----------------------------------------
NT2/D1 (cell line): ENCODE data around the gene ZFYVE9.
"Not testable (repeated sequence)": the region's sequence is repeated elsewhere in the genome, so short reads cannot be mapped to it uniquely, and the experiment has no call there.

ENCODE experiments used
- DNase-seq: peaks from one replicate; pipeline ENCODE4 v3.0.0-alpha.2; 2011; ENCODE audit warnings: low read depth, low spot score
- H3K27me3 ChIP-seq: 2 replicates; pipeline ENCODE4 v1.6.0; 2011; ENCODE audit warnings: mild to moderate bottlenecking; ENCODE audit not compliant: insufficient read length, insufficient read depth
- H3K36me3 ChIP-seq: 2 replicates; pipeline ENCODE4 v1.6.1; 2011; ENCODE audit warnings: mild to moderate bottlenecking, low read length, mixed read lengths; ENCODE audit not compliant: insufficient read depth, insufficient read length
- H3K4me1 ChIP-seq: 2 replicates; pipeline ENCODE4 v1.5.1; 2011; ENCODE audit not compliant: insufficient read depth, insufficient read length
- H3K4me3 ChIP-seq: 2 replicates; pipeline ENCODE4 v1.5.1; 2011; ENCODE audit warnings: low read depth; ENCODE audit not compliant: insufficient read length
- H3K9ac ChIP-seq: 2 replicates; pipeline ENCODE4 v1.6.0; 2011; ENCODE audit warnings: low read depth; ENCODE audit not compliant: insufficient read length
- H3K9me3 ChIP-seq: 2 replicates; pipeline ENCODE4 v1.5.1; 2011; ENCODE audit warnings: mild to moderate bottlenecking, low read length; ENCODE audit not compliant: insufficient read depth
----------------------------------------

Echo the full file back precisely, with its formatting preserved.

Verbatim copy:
NT2/D1 (cell line): ENCODE data around the gene ZFYVE9.
"Not testable (repeated sequence)": the region's sequence is repeated elsewhere in the genome, so short reads cannot be mapped to it uniquely, and the experiment has no call there.

ENCODE experiments used
- DNase-seq: peaks from one replicate; pipeline ENCODE4 v3.0.0-alpha.2; 2011; ENCODE audit warnings: low read depth, low spot score
- H3K27me3 ChIP-seq: 2 replicates; pipeline ENCODE4 v1.6.0; 2011; ENCODE audit warnings: mild to moderate bottlenecking; ENCODE audit not compliant: insufficient read length, insufficient read depth
- H3K36me3 ChIP-seq: 2 replicates; pipeline ENCODE4 v1.6.1; 2011; ENCODE audit warnings: mild to moderate bottlenecking, low read length, mixed read lengths; ENCODE audit not compliant: insufficient read depth, insufficient read length
- H3K4me1 ChIP-seq: 2 replicates; pipeline ENCODE4 v1.5.1; 2011; ENCODE audit not compliant: insufficient read depth, insufficient read length
- H3K4me3 ChIP-seq: 2 replicates; pipeline ENCODE4 v1.5.1; 2011; ENCODE audit warnings: low read depth; ENCODE audit not compliant: insufficient read length
- H3K9ac ChIP-seq: 2 replicates; pipeline ENCODE4 v1.6.0; 2011; ENCODE audit warnings: low read depth; ENCODE audit not compliant: insufficient read length
- H3K9me3 ChIP-seq: 2 replicates; pipeline ENCODE4 v1.5.1; 2011; ENCODE audit warnings: mild to moderate bottlenecking, low read length; ENCODE audit not compliant: insufficient read depth